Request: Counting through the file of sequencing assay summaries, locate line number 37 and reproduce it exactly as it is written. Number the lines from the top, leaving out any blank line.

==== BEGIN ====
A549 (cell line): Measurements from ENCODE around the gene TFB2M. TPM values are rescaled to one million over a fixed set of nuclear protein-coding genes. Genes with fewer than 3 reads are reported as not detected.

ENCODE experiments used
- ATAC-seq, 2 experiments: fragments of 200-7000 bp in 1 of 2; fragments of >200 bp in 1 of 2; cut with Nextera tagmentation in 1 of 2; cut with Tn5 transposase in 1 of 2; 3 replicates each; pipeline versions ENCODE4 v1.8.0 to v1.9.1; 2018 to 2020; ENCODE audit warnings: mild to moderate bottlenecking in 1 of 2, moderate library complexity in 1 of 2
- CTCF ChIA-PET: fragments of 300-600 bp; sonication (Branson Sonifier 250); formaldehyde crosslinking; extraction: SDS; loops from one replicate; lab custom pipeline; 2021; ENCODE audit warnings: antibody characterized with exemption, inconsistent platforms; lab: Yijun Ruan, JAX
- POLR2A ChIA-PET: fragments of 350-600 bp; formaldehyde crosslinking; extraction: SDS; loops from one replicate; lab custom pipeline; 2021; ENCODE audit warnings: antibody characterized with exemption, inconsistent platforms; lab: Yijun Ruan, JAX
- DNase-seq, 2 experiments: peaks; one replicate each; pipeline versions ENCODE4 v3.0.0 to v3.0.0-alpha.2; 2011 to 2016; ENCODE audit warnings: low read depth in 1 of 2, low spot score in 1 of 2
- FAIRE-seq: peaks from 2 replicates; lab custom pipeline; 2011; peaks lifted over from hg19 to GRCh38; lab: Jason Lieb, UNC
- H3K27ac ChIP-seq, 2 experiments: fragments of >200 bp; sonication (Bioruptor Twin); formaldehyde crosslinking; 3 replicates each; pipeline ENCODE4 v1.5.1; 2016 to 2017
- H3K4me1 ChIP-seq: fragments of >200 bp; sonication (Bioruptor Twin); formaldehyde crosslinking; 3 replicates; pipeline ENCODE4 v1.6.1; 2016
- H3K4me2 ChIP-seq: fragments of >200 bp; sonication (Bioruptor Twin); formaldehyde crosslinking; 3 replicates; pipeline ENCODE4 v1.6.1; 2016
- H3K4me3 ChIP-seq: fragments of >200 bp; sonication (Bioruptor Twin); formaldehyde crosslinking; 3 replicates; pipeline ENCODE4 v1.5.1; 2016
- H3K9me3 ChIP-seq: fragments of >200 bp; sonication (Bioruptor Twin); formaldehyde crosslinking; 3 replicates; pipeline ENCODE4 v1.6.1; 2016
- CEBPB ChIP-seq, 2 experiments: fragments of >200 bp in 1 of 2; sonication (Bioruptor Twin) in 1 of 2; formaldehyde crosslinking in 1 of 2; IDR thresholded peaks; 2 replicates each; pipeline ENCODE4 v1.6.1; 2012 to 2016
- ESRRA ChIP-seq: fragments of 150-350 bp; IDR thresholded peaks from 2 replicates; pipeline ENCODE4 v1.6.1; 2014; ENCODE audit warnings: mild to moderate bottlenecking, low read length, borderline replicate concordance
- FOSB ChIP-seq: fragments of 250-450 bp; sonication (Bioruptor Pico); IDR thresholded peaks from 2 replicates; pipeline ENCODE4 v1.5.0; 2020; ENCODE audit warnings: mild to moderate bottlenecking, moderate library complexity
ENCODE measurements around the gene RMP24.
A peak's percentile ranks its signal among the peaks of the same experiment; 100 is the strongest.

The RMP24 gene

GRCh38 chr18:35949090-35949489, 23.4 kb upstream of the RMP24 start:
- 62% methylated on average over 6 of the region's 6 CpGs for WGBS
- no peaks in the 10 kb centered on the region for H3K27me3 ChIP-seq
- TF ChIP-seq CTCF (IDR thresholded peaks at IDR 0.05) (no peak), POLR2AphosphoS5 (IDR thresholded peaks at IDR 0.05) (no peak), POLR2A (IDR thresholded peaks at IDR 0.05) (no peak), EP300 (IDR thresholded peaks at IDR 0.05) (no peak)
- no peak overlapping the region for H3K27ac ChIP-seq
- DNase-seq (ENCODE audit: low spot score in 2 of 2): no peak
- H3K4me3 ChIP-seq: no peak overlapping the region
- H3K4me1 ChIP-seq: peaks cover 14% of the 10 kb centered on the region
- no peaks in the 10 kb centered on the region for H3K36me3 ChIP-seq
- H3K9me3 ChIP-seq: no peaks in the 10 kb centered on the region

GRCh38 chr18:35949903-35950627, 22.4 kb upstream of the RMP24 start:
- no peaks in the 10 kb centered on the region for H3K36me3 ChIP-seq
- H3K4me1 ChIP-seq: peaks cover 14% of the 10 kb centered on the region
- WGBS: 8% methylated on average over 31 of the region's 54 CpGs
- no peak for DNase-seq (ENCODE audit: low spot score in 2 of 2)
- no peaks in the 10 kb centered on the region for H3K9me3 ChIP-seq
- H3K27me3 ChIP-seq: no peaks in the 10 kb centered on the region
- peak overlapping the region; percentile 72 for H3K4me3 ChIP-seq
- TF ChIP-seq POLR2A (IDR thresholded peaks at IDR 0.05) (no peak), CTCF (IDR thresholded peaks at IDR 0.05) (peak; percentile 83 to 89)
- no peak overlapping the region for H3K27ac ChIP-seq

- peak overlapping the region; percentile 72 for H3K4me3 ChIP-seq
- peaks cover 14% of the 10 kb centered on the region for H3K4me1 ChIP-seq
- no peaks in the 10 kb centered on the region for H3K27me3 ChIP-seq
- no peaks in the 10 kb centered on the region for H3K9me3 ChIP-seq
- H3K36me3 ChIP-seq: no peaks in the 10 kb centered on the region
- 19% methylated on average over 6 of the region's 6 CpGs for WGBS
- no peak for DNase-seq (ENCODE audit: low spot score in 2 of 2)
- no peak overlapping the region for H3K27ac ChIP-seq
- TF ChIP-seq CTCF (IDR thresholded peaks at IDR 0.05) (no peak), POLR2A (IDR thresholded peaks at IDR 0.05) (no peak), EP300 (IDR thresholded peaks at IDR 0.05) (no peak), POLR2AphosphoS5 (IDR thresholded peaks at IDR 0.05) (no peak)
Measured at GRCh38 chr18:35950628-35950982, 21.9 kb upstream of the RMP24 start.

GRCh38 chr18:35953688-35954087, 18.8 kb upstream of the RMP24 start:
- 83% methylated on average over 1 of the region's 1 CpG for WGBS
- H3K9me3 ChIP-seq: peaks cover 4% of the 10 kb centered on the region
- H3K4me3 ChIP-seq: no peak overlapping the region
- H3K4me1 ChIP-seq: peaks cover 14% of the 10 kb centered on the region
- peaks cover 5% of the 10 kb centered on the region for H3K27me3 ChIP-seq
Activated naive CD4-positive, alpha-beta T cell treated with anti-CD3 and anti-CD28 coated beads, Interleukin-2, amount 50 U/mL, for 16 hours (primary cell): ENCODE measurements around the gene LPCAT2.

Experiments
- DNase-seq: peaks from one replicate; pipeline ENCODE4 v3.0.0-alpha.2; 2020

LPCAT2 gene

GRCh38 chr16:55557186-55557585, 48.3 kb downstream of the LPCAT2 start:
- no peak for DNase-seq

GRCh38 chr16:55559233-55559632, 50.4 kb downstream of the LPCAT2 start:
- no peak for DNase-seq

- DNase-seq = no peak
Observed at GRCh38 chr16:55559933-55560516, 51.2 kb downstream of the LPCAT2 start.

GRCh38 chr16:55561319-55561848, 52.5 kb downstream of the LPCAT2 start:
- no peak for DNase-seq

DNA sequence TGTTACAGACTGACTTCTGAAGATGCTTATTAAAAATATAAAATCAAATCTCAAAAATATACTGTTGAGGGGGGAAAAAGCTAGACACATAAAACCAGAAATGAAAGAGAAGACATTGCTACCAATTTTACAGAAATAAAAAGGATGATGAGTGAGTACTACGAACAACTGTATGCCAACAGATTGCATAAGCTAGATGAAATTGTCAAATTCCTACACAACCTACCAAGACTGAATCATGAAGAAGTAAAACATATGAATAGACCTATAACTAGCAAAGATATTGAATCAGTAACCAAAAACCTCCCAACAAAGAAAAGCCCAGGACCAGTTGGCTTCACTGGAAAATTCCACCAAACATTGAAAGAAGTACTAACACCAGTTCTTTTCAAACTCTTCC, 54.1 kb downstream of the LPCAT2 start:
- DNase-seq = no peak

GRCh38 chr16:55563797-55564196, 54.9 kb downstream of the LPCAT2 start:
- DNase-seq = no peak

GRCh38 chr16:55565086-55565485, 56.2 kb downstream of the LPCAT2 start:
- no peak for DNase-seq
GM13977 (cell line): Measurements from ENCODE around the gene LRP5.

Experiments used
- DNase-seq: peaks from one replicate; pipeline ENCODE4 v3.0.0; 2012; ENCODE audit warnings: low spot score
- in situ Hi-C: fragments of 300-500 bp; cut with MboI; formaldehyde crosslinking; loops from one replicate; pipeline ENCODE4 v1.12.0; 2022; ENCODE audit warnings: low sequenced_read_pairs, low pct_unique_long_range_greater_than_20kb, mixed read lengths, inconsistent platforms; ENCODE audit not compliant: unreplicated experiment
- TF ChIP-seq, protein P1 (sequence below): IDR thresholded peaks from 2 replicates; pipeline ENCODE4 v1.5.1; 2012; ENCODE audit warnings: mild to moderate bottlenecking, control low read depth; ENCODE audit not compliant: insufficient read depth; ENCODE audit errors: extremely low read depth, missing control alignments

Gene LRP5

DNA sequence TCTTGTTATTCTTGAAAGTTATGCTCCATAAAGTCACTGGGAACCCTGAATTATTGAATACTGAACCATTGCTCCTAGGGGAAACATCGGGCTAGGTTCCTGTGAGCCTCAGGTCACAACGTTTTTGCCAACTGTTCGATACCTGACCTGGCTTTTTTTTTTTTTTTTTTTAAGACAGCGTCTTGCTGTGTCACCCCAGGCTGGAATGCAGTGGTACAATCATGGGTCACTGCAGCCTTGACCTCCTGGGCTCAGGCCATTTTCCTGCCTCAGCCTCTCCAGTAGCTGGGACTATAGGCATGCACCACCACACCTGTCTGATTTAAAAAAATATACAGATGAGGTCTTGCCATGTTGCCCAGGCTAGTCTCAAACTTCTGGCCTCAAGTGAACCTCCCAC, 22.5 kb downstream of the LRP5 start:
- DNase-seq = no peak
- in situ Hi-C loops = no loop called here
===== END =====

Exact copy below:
- TF ChIP-seq POLR2A (IDR thresholded peaks at IDR 0.05) (no peak), CTCF (IDR thresholded peaks at IDR 0.05) (peak; percentile 83 to 89)